The version of the EJB specification that is included with the Java EE 5.0 recommendation is 3.0, and this is the version we refer to when discussing EJBs. The EJB 3.0 specification has added many improvements to its predecessor (version 2.1, which was a part of the J2EE 1.4 recommendation), including metadata annotations to simplify deployment concerns, a higher degree of control over bean persistence, and a much more simplified (but no less powerful) programming model for developing EJBs.

The three kinds of EJBs

There are actually three kinds of EJBs: session beans, entity beans, and message-driven beans. Here, we will present a brief introduction to each type of bean. The balance of this article will then focus on session beans.

Note
When referring to EJBs in the general sense, we'll use the term EJBs, enterprise beans, or simply beans.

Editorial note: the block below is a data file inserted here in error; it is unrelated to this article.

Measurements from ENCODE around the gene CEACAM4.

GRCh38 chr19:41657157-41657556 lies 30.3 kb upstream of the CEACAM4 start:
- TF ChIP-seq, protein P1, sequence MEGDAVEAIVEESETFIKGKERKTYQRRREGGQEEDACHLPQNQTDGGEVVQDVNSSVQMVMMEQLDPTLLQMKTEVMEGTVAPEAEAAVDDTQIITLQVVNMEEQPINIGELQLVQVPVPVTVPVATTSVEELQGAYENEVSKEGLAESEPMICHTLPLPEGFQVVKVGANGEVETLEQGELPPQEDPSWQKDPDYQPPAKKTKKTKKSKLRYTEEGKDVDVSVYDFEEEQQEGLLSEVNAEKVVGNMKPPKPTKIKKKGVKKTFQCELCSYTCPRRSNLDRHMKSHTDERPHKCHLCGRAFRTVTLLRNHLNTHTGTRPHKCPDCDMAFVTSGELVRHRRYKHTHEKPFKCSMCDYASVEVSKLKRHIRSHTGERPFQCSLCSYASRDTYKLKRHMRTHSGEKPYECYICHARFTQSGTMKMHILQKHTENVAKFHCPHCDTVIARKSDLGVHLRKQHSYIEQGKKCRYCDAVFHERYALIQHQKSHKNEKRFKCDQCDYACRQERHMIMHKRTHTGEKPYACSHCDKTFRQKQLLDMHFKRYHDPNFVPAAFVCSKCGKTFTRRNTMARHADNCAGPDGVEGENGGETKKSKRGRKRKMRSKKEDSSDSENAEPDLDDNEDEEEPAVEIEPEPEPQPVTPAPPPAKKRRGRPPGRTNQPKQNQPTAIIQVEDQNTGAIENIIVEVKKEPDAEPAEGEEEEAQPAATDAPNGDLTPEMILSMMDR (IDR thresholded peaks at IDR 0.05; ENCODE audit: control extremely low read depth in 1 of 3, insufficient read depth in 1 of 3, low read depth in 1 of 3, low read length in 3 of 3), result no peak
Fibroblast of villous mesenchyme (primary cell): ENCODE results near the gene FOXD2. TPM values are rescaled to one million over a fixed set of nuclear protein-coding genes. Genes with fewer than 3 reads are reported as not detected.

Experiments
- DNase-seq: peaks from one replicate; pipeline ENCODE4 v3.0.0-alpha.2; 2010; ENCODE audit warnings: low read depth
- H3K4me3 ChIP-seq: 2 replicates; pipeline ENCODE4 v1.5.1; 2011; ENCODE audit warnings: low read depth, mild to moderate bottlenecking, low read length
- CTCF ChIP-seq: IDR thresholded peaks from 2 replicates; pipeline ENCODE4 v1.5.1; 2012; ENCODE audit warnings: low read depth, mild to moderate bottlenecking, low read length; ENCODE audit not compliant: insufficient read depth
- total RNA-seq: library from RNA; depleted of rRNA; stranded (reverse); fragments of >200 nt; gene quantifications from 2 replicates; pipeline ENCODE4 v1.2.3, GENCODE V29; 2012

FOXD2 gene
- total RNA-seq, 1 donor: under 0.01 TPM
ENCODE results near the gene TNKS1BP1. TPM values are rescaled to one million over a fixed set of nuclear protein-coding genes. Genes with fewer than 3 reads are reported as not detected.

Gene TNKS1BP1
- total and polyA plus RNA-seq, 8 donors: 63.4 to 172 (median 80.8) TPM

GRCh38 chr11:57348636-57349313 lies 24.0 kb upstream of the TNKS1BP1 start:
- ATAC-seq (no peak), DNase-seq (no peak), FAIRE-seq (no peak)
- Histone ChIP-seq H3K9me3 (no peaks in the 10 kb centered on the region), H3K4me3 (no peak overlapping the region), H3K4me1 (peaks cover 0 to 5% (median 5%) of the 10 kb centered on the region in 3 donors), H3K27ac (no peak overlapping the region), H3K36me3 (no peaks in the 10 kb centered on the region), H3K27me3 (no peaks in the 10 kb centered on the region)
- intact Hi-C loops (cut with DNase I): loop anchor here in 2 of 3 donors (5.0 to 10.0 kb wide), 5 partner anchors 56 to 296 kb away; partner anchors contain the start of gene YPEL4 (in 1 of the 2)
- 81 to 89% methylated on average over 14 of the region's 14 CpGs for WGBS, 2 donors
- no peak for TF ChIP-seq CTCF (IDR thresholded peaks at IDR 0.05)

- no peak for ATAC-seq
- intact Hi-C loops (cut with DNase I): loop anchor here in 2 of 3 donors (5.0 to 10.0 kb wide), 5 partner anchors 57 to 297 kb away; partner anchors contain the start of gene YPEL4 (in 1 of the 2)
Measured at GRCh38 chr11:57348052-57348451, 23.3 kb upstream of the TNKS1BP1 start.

Session beans

One way to think about the application logic layer (middle tier) in the sample architecture shown in Figure 1 is as a set of objects that, together, implement the business logic of an application. Session beans are the construct in EJBs designed for this purpose. As shown in Figure 2, there may be multiple session beans in an application. Each handles a subset of the application's business logic.

A session bean tends to be responsible for a group of related functionality. For example, an application for an educational institution might have a session bean whose methods contain logic for handling student records. Another session bean might contain logic that maintains the lists of courses and programs available at that institution.

There are two types of session beans, which are defined by their use in a client interaction:

  • Stateless: These beans do not declare any instance (class-level) variables, so that the methods contained within can act only on any local parameters. There is no way to maintain state across method calls.
  • Stateful: These beans can hold client state across method invocations. This is possible with the use of instance variables declared in the class definition. The client will then set the values for these variables and use these values in other method calls.